When Bill met and fell in love with his first wife, Beti Barton, they would often take boating trips. As Bill and Beti had their four boys, Stan, Norm, John, and David, each summer was adventure filled as they all piled in the family vehicle, and ventured across the country to see the glories of the National Parks, and enjoy boating adventures. Some years they were in powerboats, other years it was sailboats, another year a cruise ship, another kayaks, and canoes, another a houseboat. In 1967 they dodged tornadoes coming home from Alaska in Minneapolis, Minnesota! In 1968, Bill and Beti, along with sons Stan and Norm, safely rode out a waterspout in the vicinity of the Bahamas, while the younger boys were below deck. In 1964, they traveled along the East Coast to hike up and down all the lighthouses along the coast. One year, they went up to the Gaspe Peninsula in Canada, and enjoyed the rock formations, as well as visiting Newfoundland, and Labrador. Bill hiked up and down the Grand Canyon with the family in a day. The American Spirit of traveling and seeing the 'purple mountain majesty' was alive and well in Bill and Beti Gould's family. Other years, the family traveled up to see the glories of Alaska, had smoked salmon prepared by the indigenous people, and panned for gold. Each year was filled with dreams during the cold winter months, and the summers were spent making the dreams come alive. The best part, of course, was that the whole family was together again for those trips, and bonds and memories were made that will last generations.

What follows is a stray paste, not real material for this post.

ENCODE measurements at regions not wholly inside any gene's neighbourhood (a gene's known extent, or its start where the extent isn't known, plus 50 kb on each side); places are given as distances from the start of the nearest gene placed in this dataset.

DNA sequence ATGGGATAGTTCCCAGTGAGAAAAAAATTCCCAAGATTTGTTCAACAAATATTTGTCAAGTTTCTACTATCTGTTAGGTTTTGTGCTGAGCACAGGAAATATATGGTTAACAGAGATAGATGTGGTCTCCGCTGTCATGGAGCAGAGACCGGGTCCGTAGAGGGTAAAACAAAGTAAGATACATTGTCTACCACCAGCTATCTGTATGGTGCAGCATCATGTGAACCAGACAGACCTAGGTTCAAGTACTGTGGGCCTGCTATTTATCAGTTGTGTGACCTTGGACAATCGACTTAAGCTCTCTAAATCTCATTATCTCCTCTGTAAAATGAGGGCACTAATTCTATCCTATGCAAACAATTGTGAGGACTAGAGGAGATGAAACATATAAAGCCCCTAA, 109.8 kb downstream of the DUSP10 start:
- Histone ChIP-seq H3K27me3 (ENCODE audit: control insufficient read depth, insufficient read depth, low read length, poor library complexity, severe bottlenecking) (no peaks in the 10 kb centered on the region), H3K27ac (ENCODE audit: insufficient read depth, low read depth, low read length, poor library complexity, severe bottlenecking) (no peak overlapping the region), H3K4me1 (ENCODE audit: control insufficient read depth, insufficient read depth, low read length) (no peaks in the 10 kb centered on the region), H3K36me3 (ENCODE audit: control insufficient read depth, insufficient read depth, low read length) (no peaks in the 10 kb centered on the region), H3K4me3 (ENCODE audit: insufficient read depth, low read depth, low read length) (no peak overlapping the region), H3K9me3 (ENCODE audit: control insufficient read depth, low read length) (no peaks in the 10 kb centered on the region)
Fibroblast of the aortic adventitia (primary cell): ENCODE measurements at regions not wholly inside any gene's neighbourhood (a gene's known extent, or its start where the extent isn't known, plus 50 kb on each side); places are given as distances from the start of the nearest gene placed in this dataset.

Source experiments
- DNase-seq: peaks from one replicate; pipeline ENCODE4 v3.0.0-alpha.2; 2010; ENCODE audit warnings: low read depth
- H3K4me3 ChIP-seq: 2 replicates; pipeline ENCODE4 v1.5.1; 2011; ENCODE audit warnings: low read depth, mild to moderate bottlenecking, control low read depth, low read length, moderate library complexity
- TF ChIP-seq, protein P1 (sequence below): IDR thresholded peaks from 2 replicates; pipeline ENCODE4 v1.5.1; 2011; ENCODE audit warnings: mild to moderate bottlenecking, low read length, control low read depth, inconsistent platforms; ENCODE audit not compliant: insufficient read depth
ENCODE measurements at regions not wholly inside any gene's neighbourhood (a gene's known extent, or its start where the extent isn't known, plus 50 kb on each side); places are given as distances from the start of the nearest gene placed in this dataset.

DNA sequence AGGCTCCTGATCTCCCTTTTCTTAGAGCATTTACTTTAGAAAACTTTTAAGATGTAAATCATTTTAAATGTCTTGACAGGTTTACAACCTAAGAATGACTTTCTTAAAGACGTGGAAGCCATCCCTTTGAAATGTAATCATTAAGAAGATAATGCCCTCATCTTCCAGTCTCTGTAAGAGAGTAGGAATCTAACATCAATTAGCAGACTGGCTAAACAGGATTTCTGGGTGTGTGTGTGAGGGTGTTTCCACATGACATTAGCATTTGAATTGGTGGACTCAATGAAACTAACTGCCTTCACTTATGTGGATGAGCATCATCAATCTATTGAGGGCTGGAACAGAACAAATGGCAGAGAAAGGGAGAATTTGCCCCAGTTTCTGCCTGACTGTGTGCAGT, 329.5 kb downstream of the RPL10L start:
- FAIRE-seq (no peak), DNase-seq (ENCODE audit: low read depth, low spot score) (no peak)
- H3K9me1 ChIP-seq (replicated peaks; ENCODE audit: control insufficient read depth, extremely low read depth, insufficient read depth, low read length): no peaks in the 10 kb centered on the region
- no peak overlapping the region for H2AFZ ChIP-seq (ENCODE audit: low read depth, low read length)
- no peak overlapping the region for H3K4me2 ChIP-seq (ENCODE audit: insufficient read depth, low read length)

Bill also enjoyed working with his hands tremendously, as did his first wife Beti. They built all kinds of fossil filled stone work around their property. Sometimes they created stone sidewalks, other times, retaining walls for the gardens, and the last one was a backyard patio.
Bill also enjoyed working on building the camping gear. He tailored the insides of various trucks to house the family of six on their adventures. One year, he led the family to build a two person wooden kayak inside the house. The hardest part was getting it out! But we did it, and it had many adventures over many years.